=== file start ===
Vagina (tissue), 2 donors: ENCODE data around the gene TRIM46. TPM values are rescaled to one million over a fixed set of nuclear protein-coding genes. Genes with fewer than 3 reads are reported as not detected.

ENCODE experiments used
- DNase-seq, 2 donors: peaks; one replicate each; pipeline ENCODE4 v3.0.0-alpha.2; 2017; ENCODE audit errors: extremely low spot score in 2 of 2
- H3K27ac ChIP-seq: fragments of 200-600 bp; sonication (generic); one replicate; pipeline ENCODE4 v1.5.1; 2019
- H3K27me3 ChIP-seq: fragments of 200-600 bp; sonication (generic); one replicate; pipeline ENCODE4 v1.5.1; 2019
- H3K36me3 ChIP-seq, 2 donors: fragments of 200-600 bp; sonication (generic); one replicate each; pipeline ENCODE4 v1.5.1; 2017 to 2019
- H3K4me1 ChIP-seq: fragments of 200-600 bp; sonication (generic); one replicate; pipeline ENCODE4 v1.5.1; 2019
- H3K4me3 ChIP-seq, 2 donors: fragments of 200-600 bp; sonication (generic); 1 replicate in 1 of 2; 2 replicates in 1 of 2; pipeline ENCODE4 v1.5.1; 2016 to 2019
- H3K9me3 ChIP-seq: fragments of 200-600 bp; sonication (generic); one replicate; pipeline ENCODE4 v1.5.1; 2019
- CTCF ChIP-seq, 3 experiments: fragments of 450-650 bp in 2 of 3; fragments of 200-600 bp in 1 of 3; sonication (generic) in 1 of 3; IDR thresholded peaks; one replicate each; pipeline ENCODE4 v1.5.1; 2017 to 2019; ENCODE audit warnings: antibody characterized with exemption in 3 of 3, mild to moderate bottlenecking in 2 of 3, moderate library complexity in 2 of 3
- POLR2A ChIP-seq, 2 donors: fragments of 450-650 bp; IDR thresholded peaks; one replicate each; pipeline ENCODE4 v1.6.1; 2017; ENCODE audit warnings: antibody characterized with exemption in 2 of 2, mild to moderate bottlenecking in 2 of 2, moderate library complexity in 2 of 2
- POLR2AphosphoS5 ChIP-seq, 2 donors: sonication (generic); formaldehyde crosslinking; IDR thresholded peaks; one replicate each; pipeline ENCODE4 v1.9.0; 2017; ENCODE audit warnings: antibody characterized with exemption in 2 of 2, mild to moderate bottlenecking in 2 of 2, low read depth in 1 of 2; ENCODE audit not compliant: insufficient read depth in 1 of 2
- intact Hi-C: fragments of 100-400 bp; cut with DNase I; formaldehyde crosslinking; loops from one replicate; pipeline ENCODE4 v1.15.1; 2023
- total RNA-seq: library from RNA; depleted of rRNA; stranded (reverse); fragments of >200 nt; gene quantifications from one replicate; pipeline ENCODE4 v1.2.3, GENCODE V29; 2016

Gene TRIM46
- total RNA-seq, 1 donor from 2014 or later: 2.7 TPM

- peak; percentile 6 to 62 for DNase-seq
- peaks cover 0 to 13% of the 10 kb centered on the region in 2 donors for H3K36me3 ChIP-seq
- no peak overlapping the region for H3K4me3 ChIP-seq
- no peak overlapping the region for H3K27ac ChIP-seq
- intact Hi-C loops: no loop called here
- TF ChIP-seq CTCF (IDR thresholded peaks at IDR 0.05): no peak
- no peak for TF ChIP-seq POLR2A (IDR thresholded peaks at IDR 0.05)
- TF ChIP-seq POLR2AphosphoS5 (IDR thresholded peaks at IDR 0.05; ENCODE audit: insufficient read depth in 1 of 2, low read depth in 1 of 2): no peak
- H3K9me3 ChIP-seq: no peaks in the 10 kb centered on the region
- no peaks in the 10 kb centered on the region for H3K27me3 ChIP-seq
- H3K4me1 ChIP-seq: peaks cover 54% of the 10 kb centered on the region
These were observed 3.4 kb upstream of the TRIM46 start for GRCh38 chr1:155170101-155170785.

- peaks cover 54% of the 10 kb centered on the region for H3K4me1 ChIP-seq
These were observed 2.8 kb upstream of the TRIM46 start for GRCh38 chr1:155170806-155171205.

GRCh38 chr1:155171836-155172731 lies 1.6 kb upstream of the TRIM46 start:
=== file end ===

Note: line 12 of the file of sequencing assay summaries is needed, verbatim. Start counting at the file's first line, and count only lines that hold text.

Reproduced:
- POLR2AphosphoS5 ChIP-seq, 2 donors: sonication (generic); formaldehyde crosslinking; IDR thresholded peaks; one replicate each; pipeline ENCODE4 v1.9.0; 2017; ENCODE audit warnings: antibody characterized with exemption in 2 of 2, mild to moderate bottlenecking in 2 of 2, low read depth in 1 of 2; ENCODE audit not compliant: insufficient read depth in 1 of 2